While social media sleuths win the day, other individuals spark confusion and controversy
SOCIAL MEDIA SLEUTHING
The person who stole a Singapore-registered vehicle at a car wash in Johor Baru probably thought he had got away scot-free. And he would have too, were it not for the sharp eyes of netizens.
A public appeal was first posted on Facebook earlier last month by Mr Eric Ong, the brother of the car owner, with pictures of the alleged thief - a young man.
A video of the man using a credit card he allegedly stole from the car was also put up later.
A thousand musicians converged on a single location to play Learn To Fly by the Foo Fighters in a bid to get the band to go to Cesena, in Italy, to play. The video has clocked almost 10 million views since it was uploaded last Thursday.
The discovery of plane debris on the remote Indian Ocean island of Reunion has led to fresh speculation on the fate of the doomed Malaysia Airlines flight.
Controversial business magnate Donald Trump is currently at the top of the US polls nationally and in early voting states. Many observers attribute his unlikely rise to his social media savvy.
The posts, which were widely shared among car enthusiasts online, eventually led to a breakthrough - someone had identified the car although it now bore a difference licence plate.
After a dramatic chase and several false leads, the car was seen parked in front of a hotel in Malacca. A police report was made.
In their last post on the incident, Mr Ong updated that the car had been recovered.
JOURNEY TO GOOD HEALTH
Videos produced by the Government don't normally garner rave reviews, but this is one exception.
In this colourful music clip in Hokkien, the Monkey King and Spider Spirit - both from the Chinese classic, Journey To The West - traverse through the clouds, happily chatting about serious topics like bad health and hospital bills.
The characters are played by local getai artists Wang Lei and Liu Ling Ling.
The three-minute video about MediShield Life has become quite a hit, gathering more than 350,000 views on YouTube since it was uploaded last Monday.
WHO IS ROMMEL TAN?
Social media activity is heating up in the lead-up to the general election, and confusing reports online look set to be par for the course.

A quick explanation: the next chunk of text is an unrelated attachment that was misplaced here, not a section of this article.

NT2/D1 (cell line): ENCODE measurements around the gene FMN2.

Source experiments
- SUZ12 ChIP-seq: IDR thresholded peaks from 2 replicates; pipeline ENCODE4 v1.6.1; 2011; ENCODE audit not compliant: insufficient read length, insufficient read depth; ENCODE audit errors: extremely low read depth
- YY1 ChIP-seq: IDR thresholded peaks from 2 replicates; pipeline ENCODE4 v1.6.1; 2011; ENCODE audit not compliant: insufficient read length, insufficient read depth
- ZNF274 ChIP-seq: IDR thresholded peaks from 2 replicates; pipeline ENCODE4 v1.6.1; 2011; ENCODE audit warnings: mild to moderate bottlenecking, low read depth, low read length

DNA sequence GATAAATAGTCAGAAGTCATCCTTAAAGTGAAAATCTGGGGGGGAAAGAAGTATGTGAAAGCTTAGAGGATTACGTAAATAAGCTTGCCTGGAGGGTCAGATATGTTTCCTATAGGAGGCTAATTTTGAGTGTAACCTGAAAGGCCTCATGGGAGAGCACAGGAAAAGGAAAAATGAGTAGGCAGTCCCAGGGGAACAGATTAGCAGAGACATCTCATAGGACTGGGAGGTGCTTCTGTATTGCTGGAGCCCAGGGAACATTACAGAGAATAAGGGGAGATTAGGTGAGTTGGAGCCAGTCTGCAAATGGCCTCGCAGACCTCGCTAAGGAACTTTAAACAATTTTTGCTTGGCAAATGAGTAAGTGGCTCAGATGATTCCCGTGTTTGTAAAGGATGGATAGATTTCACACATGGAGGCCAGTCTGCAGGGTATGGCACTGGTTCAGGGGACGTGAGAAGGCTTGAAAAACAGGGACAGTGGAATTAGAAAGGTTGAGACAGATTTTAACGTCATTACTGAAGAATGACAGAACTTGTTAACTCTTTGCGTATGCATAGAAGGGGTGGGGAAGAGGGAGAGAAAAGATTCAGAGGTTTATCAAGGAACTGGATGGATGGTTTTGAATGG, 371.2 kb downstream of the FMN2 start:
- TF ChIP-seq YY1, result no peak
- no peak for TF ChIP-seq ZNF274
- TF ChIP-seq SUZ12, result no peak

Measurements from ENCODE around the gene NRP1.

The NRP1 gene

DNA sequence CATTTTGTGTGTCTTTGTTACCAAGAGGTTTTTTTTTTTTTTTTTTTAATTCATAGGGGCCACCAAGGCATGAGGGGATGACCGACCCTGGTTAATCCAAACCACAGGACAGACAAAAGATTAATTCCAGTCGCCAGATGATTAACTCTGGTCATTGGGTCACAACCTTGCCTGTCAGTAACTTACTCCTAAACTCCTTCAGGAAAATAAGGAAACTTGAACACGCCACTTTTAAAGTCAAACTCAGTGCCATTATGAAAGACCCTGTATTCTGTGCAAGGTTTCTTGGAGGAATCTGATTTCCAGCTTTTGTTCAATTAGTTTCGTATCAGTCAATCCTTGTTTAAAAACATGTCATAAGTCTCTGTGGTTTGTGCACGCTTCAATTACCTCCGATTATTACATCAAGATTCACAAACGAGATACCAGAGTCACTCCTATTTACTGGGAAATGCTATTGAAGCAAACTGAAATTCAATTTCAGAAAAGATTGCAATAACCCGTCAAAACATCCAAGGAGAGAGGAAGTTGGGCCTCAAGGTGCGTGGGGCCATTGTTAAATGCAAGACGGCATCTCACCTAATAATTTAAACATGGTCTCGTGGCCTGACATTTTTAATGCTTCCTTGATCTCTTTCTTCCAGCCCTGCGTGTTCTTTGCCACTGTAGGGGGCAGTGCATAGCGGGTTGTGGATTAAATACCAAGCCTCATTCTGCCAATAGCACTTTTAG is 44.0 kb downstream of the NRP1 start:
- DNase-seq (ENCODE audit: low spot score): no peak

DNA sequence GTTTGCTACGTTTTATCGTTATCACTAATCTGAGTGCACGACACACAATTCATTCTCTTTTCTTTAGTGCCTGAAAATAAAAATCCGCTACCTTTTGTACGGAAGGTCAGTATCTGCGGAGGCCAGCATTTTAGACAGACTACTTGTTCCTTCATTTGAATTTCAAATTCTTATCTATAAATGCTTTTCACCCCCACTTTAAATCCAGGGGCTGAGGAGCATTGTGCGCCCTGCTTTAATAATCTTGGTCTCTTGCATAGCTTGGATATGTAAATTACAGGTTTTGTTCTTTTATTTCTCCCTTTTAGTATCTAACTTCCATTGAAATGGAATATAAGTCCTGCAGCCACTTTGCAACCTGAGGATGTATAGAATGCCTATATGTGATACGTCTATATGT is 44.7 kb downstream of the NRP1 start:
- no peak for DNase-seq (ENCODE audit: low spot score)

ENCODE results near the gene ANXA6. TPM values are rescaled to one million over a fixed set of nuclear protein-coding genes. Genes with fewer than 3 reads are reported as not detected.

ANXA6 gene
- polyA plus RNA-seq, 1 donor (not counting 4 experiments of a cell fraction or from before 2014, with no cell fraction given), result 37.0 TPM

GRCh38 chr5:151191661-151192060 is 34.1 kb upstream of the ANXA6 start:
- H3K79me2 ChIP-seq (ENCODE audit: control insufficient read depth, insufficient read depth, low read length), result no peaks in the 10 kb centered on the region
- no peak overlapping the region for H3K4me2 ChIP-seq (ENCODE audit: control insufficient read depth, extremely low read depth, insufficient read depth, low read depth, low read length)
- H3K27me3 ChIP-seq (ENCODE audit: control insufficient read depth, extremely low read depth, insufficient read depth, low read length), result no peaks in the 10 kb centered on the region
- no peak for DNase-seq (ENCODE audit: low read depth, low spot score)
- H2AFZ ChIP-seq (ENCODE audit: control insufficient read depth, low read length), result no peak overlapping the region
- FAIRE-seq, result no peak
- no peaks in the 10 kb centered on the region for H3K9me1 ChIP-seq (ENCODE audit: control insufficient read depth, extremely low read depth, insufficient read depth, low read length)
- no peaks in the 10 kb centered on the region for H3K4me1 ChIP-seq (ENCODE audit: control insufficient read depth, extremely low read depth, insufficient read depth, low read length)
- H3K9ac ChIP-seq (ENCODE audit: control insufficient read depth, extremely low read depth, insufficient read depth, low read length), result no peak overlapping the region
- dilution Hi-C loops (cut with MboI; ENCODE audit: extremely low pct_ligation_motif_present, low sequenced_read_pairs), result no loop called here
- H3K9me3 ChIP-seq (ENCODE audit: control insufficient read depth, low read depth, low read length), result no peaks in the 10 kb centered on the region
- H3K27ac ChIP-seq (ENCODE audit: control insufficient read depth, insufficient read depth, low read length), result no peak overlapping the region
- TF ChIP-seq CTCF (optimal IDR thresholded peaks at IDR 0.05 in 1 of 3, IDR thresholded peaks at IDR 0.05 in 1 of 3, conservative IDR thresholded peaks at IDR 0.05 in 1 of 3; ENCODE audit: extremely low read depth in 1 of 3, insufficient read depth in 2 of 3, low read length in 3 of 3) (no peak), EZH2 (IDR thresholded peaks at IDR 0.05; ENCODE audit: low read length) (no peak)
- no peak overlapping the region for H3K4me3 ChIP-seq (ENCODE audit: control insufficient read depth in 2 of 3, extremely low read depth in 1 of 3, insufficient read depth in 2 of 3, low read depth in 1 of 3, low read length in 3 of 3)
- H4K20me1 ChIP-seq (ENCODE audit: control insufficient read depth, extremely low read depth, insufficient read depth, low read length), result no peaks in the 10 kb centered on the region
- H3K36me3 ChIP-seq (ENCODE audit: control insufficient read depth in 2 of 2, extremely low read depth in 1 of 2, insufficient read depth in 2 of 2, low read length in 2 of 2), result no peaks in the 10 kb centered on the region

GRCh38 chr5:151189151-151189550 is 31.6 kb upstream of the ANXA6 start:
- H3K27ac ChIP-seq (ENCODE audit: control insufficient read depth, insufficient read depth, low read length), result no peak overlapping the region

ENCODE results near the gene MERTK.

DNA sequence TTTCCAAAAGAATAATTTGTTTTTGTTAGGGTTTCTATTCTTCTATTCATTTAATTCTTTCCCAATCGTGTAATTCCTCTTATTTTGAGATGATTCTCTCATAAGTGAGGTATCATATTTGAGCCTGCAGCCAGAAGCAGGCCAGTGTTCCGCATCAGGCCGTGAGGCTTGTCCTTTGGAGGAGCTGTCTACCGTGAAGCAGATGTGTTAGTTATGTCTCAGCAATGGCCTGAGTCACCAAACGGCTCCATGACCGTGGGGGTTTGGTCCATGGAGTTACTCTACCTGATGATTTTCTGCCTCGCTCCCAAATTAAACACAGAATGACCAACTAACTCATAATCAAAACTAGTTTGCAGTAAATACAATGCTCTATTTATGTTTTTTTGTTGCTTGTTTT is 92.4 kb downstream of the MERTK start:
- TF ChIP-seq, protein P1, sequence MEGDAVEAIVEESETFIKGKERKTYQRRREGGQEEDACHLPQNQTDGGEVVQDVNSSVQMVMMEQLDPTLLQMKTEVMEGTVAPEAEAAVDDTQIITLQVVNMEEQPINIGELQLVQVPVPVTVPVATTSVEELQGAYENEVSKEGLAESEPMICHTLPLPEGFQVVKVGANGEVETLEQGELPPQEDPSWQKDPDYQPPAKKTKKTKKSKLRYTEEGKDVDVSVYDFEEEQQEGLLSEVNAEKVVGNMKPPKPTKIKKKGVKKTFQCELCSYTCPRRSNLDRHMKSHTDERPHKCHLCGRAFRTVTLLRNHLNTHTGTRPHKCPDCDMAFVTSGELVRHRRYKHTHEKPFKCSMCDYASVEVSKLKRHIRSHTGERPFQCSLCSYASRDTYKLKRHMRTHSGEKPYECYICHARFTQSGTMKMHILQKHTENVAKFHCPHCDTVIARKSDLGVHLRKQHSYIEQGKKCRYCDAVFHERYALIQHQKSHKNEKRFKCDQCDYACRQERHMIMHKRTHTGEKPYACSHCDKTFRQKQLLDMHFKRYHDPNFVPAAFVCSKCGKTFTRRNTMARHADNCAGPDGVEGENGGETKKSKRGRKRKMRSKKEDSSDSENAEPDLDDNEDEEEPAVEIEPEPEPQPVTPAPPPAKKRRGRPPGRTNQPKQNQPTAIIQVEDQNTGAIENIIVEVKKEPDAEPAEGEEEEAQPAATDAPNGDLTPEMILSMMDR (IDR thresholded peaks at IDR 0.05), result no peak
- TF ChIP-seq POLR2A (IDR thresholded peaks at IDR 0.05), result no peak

A Facebook user by the name of Rommel Tan alleged that representatives of two political parties - Singaporeans First (SingFirst) and the National Solidarity Party (NSP) - went up to him while he was having breakfast with his family in Tampines, and each slandered the other.
Mr Tan then praised a representative from the People's Action Party, who had apparently approached him later, for not disparaging the other parties.
So who exactly is Mr Rommel Tan? NSP's Mr Steve Chia, who was named in the initial post, said he had not met such a person, nor made negative comments about another party. "I don't think there (was) any PAP MP or minister yesterday at Tampines Street 81. You can draw your own conclusion from here," he later said.
CECIL THE LION
The hunter has become the hunted as public pressure mounts against an American dentist who shot dead a prized lion.
Cecil, a major tourist attraction and the subject of a scientific study, was killed earlier last month by Dr Walter Palmer using a bow and arrow and a rifle. The animal was skinned and beheaded.
The incident sparked a global outrage and many celebrities and conservationists took to social media to voice their disapproval.
Zimbabwe is now seeking to extradite Dr Palmer.
Is taking a photo worth life and limb? A man from San Diego put his life in danger while attempting to take a selfie with a rattlesnake, which promptly bit him. Oh, and he was also saddled with a $210,000 medical bill.
Meanwhile, a mother and daughter duo tried to take a selfie with a bison at Yellowstone National Park several weeks ago. They managed to get the shot, but were flipped in the air by the bovine shortly after.
The danger has gone global. Russian police had earlier released a brochure advocating for people to take "safe selfies" in the wake of a spate of deaths by selfies. "A cool selfie can cost you your life," the pamphlet read.